Sabrina Gebhardt
yeah, definitely. I agree. There’s, I feel like there’s those two paths that people have, right, they either, you know, they feel they have felt that, that intent, that intense busyness, right of just like you said, not being picking up your camera every day, every other day editing every single day, just the constant, the constant busyness, they’ve been that and then all of a sudden, it’s like, halting stop. Very, very quiet. The holidays, inquiries are down, shooting sessions is down. And they immediately go into that panic mode of like, okay, so now what am I supposed to do? Right? Or they on the other side of the coin, they see the blank space, like you said, and they think, Oh, this is a great time to just set it down, walk away take like a really big sabbatical because they’re exhausted. They’re creatively burnt out. They just are like, now I’m going to put this on the shelf. When you think about those two opinions and those two sides of the coin that people tend to have, do you do you find yourself in one camp or the other? Do you think one is more common than than the other?

Annemie Tonken
So it took me longer than it should have to sort of recognize the pattern. I think that I was probably a solid four or five years into my business before I was like, Oh, yes, this is the slow season. And because otherwise, when I wasn’t putting a name to it, it would just be this weird like slow creep, where again, at first I would be like well who I have some time to myself, but it was not long before the kind of I don’t know lizard brain fear kicked in. And I was like a Oh, what’s going on what’s going on? Again, intellectually, it makes sense why this is a quieter time. But that doesn’t necessarily do anything to quell those nerves. And that sense of, Am I missing something is something wrong is Is this the turning point that I was always worried was going to happen in a bad way in my business. And it wasn’t until I actually started to kind of track my data a little more closely, which took me a shockingly long period of time, once I did, and then I could go back and see like, Oh, my numbers are right on track with where they were last year, even though it feels so small, especially if you’re coming off of a busy season where like, you’re doing much bigger numbers, and then it comes to a screeching halt. It is just jarring, I think, in your sort of deep seated psyche. So. So once I recognize the pattern, and especially once I was able to see the numbers along with that, and know, reassure myself that like, no, no, this is normal, it will come back. And here’s when I can expect it to do that. That was the time that was when I started to really be able to honestly enjoy this season a little bit more and lean into the fact that this is, you know, we all have those periods of energy and creativity, etc. But in order to maintain that you have to sort of balance them with a season of rest. And so that’s, you know, I try and embrace this season as much as possible. But I even today, like still have to kind of mentally prepare for it and plan for it. Yeah,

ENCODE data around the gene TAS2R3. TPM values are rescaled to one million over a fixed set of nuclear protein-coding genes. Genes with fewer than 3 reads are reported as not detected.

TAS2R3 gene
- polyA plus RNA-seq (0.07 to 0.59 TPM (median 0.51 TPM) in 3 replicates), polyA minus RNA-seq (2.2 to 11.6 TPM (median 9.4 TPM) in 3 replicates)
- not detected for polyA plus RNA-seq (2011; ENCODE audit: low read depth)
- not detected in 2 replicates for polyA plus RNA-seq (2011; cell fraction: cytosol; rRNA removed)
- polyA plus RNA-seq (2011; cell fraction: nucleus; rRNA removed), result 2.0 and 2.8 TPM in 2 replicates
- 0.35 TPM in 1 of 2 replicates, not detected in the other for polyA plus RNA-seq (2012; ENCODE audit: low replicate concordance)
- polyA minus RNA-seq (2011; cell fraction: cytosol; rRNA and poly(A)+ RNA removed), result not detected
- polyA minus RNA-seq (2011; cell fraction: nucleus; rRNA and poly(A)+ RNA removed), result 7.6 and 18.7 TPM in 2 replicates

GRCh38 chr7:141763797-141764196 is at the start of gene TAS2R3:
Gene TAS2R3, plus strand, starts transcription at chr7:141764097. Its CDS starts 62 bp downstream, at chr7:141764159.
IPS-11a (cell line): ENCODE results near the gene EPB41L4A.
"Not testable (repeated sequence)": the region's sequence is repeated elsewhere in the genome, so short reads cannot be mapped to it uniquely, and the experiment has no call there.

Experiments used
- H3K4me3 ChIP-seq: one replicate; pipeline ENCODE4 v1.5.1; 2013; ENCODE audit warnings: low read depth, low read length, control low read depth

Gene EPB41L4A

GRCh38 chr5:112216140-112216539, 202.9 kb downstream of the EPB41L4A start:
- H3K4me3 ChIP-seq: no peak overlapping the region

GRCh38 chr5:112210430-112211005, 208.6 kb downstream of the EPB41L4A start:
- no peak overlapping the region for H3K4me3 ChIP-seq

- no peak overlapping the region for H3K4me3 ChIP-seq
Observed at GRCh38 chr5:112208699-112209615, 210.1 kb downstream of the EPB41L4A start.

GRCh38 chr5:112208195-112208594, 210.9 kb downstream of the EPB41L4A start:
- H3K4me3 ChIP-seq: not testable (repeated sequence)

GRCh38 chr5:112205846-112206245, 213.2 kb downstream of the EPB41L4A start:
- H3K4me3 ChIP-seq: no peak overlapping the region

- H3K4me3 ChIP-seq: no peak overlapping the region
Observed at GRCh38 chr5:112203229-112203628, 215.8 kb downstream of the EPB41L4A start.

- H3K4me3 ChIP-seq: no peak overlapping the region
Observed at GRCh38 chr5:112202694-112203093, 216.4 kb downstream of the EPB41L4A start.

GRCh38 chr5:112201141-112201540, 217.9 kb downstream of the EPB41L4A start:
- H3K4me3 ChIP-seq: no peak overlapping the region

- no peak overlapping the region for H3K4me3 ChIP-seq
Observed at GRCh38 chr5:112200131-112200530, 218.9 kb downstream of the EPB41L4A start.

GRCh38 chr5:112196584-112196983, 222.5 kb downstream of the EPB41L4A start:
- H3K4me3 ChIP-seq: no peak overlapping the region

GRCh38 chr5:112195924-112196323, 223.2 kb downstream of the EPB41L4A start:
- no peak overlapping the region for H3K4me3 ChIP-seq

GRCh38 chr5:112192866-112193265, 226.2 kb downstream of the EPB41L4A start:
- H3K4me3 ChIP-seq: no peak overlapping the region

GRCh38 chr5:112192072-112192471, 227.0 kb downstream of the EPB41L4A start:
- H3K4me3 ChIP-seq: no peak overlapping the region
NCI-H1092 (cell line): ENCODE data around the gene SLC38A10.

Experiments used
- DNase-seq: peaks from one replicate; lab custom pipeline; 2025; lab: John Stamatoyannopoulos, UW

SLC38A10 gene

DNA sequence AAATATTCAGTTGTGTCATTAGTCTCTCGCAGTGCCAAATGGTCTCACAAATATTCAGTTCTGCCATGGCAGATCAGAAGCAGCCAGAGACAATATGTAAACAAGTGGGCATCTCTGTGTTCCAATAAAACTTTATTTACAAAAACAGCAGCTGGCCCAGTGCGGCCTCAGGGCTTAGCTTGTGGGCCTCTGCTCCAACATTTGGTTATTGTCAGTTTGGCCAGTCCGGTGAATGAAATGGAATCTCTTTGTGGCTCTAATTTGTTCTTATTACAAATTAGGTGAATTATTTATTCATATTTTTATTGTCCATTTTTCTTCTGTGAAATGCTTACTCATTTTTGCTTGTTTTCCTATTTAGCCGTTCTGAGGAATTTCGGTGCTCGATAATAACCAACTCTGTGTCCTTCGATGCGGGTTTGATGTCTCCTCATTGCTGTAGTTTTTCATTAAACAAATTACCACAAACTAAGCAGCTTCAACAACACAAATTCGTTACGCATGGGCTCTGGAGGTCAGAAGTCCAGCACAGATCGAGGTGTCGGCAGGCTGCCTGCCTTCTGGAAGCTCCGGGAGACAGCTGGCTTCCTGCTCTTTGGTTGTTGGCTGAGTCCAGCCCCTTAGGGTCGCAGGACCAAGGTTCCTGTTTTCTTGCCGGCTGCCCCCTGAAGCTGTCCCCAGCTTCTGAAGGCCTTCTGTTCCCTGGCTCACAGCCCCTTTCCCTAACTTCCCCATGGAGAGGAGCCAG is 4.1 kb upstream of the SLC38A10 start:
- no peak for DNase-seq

Sabrina Gebhardt
I definitely agree. I also think there’s almost, there’s almost a component of like addiction, like we get addicted to the busy and the dopamine hit of clients, loving our images, and paying invoices, and all of these things that are positive, that positive feedback that we get, and the hustle mentality is a little bit addictive, because you’re like doing things and checking things off and moving forward and making progress. And and then when you come to a halt, it’s like, whoa, wait a minute, nobody has paid me in a while. Nobody’s told me I’m fantastic. And while nobody’s reached out to want to work with me in a while, you know, and you, that’s when you start to mentally, it’s that addiction, you’re like, Okay, and so I think that, that newer photographers, more than experienced ones tend to try and pick that addiction back up with that panic of like, maybe I should run a sale, maybe I should do a new thing, maybe I should like something to drum it back up to get back into that state, when actually, like you said, the more experienced photographers have learned that it is that it’s a cycle, and that your business is not dying, and that we should embrace this time, this slower season to prepare us for being busy again, right? We kind of we don’t crave the addictive part as much, because we just we know, it’ll come back, you know, or